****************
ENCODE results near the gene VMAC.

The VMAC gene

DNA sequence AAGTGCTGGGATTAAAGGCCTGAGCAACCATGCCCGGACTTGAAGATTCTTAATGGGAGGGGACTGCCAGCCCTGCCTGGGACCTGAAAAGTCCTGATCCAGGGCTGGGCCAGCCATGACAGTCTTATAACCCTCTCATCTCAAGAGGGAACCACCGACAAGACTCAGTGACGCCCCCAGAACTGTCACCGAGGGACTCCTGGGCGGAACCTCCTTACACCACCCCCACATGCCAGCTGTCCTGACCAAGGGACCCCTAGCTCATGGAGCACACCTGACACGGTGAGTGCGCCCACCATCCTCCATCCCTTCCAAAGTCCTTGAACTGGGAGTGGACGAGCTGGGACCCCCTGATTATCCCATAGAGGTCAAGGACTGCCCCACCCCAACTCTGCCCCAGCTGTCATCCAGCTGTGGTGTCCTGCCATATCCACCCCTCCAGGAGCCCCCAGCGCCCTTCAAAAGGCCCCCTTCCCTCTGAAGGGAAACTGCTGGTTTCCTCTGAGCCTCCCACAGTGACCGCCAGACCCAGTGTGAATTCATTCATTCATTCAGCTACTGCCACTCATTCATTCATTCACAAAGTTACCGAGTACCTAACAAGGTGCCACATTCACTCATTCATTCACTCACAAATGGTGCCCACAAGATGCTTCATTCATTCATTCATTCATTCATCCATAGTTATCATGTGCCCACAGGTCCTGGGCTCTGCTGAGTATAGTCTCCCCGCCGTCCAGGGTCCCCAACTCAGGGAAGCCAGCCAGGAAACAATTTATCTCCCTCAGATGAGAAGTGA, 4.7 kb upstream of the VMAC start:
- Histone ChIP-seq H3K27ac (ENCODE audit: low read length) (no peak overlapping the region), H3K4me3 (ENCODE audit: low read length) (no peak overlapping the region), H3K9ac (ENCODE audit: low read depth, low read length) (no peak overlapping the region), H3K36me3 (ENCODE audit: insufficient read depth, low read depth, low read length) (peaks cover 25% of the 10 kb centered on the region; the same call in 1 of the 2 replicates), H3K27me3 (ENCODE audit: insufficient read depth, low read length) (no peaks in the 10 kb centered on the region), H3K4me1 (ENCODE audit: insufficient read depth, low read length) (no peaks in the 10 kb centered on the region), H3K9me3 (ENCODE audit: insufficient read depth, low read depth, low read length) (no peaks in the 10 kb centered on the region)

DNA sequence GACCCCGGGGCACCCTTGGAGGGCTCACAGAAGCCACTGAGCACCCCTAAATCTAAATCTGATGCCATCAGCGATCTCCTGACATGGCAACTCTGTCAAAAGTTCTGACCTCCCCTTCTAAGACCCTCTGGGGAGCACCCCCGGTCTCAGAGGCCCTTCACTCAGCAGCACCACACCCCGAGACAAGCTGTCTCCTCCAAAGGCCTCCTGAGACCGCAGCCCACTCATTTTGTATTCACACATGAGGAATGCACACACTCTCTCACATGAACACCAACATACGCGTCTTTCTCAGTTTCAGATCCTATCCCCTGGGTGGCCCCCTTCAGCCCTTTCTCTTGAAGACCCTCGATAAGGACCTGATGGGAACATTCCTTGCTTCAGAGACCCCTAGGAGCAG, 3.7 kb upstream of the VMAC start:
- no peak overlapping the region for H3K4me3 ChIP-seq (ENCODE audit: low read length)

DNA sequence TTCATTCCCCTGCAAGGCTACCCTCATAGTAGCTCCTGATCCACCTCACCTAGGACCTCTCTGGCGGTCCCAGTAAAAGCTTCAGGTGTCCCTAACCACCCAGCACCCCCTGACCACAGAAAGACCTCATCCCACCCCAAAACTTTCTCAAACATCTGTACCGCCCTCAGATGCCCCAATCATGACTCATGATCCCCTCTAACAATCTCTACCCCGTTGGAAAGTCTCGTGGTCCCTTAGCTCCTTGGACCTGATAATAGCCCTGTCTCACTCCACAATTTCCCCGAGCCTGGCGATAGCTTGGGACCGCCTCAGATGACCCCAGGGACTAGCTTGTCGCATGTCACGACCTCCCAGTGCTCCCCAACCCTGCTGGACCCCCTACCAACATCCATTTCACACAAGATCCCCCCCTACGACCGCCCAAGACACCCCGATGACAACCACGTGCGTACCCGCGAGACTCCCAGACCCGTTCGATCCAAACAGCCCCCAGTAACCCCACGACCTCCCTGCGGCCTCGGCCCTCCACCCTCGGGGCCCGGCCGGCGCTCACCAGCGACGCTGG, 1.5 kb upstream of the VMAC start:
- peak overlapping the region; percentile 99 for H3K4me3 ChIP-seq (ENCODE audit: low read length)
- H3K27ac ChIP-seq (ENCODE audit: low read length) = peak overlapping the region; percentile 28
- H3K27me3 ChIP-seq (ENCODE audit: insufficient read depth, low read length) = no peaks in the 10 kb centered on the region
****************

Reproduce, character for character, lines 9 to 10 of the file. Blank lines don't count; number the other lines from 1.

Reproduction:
- H3K27ac ChIP-seq (ENCODE audit: low read length) = peak overlapping the region; percentile 28
- H3K27me3 ChIP-seq (ENCODE audit: insufficient read depth, low read length) = no peaks in the 10 kb centered on the region